“This is the best-selling vehicle. This is the crown jewel,” says Douglas Plond, operations manager of the Ford Rouge Factory Tour in Dearborn, as he stands on a walkway above the busy plant floor. The maze of orange and yellow beams, clattering pulleys, tracks, levers, gears and humans form an industrial ballet that produces 1,300 Ford F-150 trucks per day.

The Ford Rouge Factory Tour is Michigan’s only automotive factory tour—and a chance to see the beefy F-150 truck being built before your eyes.

The self-guided tour attracts 140,000 people annually. Visitors may linger as long as they wish on the one-third-mile elevated walkway, to watch trucks being born. Some don’t want to leave.

“We get people who stay here all morning or afternoon,” Plond says. Sometimes, staff must prod visitors out the door at the end of the day.

The Rouge tour is the most iconic, and one of only six vehicle factory tours in the U.S. (The others are Corvette and Toyota in Kentucky, Subaru in Indiana and Mercedes and Hyundai in Alabama.)

For decades, starting in 1924, the Rouge offered gritty tours of the busy complex on the Rouge River, near its confluence with the Detroit River just west of the Detroit city limits. Those tours ended in 1980. Fortunately, the company built a visitors’ center next to its new Dearborn Truck Plant at the Rouge in 2003, and reignited the tours. They operate in partnership with the nearby indoor/outdoor museum complex named for its founder, Henry Ford.

“I see us as a place that you need to see to understand what goes into making a vehicle,” Plond says. “[Ford Executive Chairman] Bill Ford, Jr. wanted to show the revitalization of this area. It’s an historic site, and they wanted to share it with everyone.”

It takes six hours for an F-150 to be built, start to finish. One rolls off the line every 52 seconds, and the line rarely stops. Glistening aluminum truck cabs, doors and boxes—painted white, black, red and silver— slowly move on tidy lines as workers install trim, doors, glass and more. Natural light floods in through high windows. Bright lamps shine down from above. That is part of the ergonomic design to make the factory comfortable for workers. Compared to decades past, the line is quiet and clean. The plant has about 4,000 employees.

Visitors may expect to see robots on the assembly line, but in the final-assembly department featured on the tour, they are not as prevalent as in the unseen stamping, paint and body departments. Instead, visitors see workers using robots for heavy lifting, checking rivets and other tasks, while humans assemble the complicated pieces. (And unlike robots, workers sometimes wave to children who are watching from above.)

The assembly line is the fourth stop on the Rouge tour. Visitors begin at the Henry Ford Museum visitors center, where they board a bus for a 15-minute ride to the factory. Then they see a short film about Ford Motor Company and its founder, Henry Ford, who revolutionized vehicle production.

Next is the multi-media Manufacturing Innovation Theater. Its explanation of how the F-150 is built includes jazzy flashing lights, lasers, pulsing music and the misty emergence of a completed vehicle.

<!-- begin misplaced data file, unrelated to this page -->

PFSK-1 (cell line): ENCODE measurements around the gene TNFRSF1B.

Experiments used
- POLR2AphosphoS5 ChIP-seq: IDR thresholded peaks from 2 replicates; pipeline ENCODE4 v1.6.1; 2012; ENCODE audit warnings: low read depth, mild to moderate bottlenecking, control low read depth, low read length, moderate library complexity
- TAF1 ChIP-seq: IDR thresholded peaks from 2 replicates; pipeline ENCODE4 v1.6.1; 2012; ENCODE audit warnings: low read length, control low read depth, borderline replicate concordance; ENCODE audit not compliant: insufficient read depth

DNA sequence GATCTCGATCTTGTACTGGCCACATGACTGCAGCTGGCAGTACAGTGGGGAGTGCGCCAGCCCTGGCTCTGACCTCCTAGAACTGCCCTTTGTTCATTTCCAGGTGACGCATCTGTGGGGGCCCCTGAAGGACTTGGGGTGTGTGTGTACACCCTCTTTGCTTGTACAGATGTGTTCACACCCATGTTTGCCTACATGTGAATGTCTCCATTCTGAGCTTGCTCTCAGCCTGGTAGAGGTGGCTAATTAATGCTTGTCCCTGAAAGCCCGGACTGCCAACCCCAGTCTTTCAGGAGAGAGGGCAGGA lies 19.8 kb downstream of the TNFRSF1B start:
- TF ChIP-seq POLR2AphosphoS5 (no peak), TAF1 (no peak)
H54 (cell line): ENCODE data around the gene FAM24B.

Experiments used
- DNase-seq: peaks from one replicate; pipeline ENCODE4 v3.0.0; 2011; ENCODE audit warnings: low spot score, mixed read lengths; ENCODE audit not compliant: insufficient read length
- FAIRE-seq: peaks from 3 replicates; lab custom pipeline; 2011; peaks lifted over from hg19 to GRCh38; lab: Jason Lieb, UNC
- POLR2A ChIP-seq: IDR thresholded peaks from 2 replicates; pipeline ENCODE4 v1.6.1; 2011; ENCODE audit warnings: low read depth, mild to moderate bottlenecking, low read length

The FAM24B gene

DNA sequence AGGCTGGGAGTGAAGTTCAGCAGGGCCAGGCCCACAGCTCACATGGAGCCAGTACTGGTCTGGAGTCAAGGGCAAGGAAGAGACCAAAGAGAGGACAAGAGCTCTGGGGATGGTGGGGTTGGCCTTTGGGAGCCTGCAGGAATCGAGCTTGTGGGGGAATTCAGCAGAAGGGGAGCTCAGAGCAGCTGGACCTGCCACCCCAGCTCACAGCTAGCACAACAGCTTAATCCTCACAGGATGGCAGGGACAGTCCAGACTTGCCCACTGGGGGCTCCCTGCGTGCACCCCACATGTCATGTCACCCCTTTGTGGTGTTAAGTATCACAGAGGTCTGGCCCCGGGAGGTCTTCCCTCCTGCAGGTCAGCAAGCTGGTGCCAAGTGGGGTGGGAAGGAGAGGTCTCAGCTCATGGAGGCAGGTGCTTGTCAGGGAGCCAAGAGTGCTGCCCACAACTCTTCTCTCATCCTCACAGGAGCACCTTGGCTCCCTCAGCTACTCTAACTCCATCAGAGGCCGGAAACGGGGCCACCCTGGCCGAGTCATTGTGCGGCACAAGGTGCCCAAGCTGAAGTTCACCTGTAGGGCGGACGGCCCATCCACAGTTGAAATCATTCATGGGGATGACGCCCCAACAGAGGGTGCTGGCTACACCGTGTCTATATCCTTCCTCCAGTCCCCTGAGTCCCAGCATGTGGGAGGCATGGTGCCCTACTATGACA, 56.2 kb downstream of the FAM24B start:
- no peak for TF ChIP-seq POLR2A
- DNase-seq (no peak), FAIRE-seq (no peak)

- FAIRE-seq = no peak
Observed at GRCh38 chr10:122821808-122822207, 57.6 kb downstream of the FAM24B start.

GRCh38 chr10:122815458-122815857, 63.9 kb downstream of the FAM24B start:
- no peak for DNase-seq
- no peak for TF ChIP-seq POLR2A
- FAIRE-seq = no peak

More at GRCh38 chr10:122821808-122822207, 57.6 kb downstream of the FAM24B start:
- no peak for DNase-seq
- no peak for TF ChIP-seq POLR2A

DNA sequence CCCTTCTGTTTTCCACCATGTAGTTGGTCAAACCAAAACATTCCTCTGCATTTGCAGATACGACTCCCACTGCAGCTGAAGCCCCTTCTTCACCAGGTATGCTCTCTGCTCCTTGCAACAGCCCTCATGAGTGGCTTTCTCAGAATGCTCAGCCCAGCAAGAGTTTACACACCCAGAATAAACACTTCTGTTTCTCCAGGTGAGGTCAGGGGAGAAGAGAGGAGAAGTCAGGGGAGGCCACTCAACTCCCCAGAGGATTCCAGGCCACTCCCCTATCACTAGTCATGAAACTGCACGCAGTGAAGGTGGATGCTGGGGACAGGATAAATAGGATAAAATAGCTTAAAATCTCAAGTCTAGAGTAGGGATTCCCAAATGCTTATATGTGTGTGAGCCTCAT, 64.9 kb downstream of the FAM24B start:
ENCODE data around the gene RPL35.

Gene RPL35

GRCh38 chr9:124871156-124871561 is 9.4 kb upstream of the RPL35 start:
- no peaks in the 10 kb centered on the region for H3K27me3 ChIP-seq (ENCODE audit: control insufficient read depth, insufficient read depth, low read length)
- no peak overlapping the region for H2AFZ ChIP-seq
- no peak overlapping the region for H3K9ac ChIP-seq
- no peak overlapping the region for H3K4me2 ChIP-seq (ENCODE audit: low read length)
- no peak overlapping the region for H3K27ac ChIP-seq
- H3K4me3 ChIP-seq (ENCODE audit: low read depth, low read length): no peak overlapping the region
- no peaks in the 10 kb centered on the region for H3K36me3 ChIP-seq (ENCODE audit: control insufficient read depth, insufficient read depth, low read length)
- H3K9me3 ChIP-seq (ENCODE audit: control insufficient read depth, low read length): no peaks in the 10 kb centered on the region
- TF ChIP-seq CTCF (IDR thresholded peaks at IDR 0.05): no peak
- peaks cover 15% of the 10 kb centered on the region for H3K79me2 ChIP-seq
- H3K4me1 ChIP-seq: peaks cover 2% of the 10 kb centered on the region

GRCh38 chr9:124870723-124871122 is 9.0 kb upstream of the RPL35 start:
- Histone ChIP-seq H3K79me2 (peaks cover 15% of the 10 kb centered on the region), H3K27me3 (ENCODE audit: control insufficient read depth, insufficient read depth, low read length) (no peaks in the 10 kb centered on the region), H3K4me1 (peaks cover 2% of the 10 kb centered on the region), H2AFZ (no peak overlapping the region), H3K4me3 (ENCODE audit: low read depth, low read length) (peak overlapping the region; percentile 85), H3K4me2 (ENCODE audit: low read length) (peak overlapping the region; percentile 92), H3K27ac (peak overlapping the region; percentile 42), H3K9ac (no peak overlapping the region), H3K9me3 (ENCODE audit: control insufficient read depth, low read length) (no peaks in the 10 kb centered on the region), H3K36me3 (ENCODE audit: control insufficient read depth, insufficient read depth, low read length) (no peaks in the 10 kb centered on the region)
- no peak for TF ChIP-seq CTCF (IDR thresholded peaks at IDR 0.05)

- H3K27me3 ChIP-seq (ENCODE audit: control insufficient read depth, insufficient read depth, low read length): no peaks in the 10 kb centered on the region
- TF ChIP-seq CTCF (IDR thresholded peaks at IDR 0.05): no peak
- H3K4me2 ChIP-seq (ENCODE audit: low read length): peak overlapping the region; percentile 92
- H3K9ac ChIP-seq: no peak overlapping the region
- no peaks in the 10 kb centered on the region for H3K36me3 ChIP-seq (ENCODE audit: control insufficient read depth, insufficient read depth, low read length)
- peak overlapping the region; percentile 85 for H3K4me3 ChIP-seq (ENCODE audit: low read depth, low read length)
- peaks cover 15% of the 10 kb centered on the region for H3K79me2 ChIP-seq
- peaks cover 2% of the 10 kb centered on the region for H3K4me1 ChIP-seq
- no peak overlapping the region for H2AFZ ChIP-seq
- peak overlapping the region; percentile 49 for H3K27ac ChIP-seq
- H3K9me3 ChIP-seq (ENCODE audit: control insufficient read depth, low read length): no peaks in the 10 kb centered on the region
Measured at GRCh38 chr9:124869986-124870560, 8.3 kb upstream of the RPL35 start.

After that, you visit the roof. It seems like an odd stop for a factory tour, but the 10-and-a-half-acre roof is Ford’s pride and joy. When constructed, it was the largest “living” roof in the world, covered with a plant called sedum, which absorbs heat and rainwater. It offers a vista of the entire Rouge complex, which opened in the 1920s. At one time—as illustrated in the 1947 photo above left— it was full of smokestacks belching fumes—but no more.

After visiting the assembly line, visitors exit through a lobby full of famous vehicles produced at the Ford Rouge complex. The 1929 Model A, 1956 Thunderbird and 1965 Mustang glisten like sweet sisters compared to the tough, glowering F-150 on display across the room.

“Even if you’re not a truck lover, there’s something for everyone,” Plond says. “This is about science, engineering, the environment.”

And history. Don’t forget history.

Car Talk

Tours: 9:30 a.m. to 5 p.m. Monday through Saturday. Plan to spend two or three hours. The tour is geared to adults and children fourth grade and older.

Tickets and Information: thehenryford.org

Tip: To ensure the assembly line is operating the day you plan to visit, check the website for a list of non-production days—and avoid those.

FUN FACT:  Mexican artist Diego Rivera studied the Rouge operation for his “Detroit Industry” murals that cover four walls of the Rivera Court at the Detroit Institute of Arts. The monumental work was completed in 1933.

This article originally appeared in the 2018 fall/winter issue of Experience Michigan magazine. The contents of this article were checked for accuracy when it was published; however, it’s possible some of the information has changed. We recommend you call first if you have specific questions for the destinations, attractions or restaurants mentioned in this article.

No portion of this article or magazine may be reproduced without prior written permission by the publisher.


Ellen Creager lives in metro Detroit and writes about Michigan travel destinations and other cultural topics. She is author of a new four-book series, “One Nation For All: Immigrants in the United States.”